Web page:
Keep On Trucking!… And Sewing!

From single working mother to proud owner of her own wholesale clothing company. It’s a remarkable story that began with an unremarkable event: responding to a newspaper ad.

Mary Works sat down in 1975, as she did most days, to read the newspaper. Only that day was different. She didn’t turn to the front page or the news section or even the comics. She opened it straight to the classified section and started searching through the help-wanted ads. With four kids, no husband, and no job, she needed to find work.

After finishing Duchesne College, a small all-girls Catholic college in 1960, Mary was married just two months after graduating and moved to Dallas, Texas. She became a proud mother of four and cared for them deeply. But that all changed after her divorce. In addition to having to find work to support herself, the burden and responsibility to care for her children fell entirely on her. With no extended family near her in Dallas and no means of hiring a nanny, she had to perform the ultimate balancing act of being a working single mother.

Sitting at that table faced with adversity, her father’s advice for dealing with obstacles rang loudest: “keep your head down and keep on trucking along.” The only place she could go was forward and there was no sense in waiting; the longer she waited the harder it would get for her and her children.

So that’s exactly what she did. She noticed an ad in the paper asking for a seamstress and was immediately struck by it. She had always had a passion for sewing and especially loved the feeling of wearing homemade garments. Her mother had sewn coats, skirts and other garments for her and her sisters before Mary started sewing things for herself when she was nine years old. There was something about working with her hands to create something that appealed to her.

She began working for a mother and her daughter who owned a clothing shop and were starting their own small line. Mary worked long hours sewing before she would come home and care for the kids when they came home from school. They would only later realize how much she did in a single day. She was so committed to her kids that she made sure they never felt neglected. This continued for a while before Mary started noticing her boss having difficulty with some tasks. It became more difficult for her to oversee the day-to-day operations of the line. When Mary’s kids entered into high school and were able to care for themselves a little more, she gradually started to take over more aspects of the company.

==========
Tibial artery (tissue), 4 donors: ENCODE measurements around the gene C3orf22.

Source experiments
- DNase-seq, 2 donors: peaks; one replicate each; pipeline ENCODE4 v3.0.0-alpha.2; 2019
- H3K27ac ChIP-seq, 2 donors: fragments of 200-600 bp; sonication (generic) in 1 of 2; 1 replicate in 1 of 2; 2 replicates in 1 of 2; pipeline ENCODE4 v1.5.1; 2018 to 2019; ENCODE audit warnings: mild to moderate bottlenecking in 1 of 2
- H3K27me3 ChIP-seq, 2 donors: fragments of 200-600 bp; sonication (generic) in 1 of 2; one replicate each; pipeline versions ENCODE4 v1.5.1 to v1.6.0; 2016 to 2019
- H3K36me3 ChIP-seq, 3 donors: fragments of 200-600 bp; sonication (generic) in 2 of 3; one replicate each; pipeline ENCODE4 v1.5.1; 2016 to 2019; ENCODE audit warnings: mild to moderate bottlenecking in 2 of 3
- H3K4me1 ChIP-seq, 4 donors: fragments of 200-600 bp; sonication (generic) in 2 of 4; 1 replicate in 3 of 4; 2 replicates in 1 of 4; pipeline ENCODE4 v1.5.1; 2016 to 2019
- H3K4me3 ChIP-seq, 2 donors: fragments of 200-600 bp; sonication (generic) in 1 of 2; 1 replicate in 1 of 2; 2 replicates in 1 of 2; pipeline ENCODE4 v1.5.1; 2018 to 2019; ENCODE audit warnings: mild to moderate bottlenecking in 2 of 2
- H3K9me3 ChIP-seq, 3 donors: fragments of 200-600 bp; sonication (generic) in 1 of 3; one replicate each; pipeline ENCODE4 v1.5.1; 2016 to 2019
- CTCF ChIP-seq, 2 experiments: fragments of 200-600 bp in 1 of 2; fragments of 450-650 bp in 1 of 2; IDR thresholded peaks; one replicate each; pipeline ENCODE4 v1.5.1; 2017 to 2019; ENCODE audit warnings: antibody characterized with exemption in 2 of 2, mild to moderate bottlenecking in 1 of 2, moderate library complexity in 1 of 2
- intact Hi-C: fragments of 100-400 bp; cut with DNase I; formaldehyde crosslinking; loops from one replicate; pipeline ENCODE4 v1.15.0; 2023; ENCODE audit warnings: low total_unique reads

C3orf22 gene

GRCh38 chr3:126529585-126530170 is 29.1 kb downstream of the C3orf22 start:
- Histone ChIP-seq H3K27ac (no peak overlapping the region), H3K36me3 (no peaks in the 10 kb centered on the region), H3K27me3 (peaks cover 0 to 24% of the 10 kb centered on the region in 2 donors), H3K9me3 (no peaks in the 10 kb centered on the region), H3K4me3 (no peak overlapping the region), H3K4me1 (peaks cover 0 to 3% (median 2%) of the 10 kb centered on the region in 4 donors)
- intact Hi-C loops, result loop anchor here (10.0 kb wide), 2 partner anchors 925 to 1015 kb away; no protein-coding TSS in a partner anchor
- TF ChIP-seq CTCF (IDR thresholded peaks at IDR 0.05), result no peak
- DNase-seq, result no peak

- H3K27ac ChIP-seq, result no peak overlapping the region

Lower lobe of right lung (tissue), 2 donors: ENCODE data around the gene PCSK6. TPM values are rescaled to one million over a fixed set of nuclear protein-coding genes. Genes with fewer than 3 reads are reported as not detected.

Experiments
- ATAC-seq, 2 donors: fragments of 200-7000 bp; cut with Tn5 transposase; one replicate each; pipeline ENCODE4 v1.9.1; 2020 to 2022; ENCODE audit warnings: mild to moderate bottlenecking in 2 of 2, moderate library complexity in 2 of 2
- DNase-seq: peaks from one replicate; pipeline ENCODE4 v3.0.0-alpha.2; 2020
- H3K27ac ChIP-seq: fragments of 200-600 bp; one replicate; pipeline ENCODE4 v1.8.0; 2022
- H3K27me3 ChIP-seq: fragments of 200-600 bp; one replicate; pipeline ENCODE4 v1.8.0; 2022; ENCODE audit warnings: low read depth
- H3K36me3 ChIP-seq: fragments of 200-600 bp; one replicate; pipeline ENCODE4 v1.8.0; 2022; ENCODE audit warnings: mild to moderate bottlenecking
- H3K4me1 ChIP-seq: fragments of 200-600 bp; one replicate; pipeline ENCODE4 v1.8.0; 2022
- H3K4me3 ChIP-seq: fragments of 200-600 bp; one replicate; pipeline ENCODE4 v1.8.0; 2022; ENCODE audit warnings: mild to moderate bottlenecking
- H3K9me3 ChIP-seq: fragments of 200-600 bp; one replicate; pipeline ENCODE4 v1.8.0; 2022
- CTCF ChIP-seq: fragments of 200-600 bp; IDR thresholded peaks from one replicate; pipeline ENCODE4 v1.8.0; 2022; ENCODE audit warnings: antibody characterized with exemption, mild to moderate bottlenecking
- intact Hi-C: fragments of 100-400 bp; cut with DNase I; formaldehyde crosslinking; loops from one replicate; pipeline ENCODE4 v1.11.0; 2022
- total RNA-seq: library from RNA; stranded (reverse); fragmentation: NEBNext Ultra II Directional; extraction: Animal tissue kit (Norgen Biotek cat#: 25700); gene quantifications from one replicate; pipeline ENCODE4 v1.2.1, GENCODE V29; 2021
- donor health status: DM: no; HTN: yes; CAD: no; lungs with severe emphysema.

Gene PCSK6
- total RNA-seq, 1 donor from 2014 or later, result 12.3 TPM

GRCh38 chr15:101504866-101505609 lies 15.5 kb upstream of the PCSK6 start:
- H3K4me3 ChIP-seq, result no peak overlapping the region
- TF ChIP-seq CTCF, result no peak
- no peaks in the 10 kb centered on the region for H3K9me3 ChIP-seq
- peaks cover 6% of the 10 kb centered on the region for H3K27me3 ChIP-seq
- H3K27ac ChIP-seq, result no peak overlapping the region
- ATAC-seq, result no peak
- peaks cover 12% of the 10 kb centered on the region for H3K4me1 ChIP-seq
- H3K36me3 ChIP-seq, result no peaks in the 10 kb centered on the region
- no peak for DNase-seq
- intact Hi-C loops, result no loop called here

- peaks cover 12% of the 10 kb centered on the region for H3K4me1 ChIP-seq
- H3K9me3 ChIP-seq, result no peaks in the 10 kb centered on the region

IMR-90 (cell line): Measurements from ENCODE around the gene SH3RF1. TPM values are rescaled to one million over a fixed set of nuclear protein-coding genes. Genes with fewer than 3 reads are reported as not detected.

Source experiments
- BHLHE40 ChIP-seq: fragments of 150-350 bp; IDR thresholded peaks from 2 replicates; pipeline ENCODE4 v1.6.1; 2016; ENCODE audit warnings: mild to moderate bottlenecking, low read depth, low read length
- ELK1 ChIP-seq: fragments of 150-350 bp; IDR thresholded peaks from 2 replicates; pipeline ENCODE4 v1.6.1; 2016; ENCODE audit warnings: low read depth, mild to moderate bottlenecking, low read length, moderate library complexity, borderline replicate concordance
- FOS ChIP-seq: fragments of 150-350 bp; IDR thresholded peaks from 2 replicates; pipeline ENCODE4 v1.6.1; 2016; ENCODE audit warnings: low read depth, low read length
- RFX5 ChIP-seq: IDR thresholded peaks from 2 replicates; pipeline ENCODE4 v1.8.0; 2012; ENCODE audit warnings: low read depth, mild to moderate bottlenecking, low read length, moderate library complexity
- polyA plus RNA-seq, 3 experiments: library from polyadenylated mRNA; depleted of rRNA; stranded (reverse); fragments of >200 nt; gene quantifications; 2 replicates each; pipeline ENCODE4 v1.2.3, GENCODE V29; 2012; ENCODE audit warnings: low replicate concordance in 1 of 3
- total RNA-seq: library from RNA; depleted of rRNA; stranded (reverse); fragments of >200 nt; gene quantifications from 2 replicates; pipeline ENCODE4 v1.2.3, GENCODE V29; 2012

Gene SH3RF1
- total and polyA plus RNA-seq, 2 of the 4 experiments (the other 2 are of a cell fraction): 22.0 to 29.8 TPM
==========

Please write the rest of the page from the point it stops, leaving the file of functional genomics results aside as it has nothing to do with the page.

Finally, by 1989, when her kids were all but officially grown up, Mary made the decision of a lifetime: she was going to buy out the mother and take over the company. She recalls how funny a decision it was at the time. By that point she was familiar with most of the operations of the company. but she didn’t have any background in business. She had no understanding of proper accounting techniques or how to manage finances. She was getting into something that, on the surface, looked way out of her league. But her pesky stubbornness prevailed: in her words she “just didn’t have a reason to think [she] couldn’t figure it all out.”

27 years later, although she refuses to admit that she figured it all out, it’s safe to say she at least figured out the important stuff. Still the principal owner of the company, Funtasia Too is one of the most successful wholesale providers of children’s clothing in the country. She’s had the privilege of being able to work with some of her children. In fact, one of her sons became their bookkeeper after deciding to leave the culinary industry. All of Funtasia’s clothes are 100% made in America.

Looking back on her story, Mary doesn’t believe that there was one remarkable moment of inspiration where she had a change of attitude. There were certainly instances where the odds were stacked against her. But every time she was confronted with adversity she simply “kept on trucking.” It was what her father had taught her. It was what she taught her children. When there’s challenge in your way, the only thing you can do is keep working. If it doesn’t end up right, you pick yourself up and start again. If it does end up the way it was supposed to you still keep moving forward. A relentless refusal to stop working is how Mary stitched together her American Dream.

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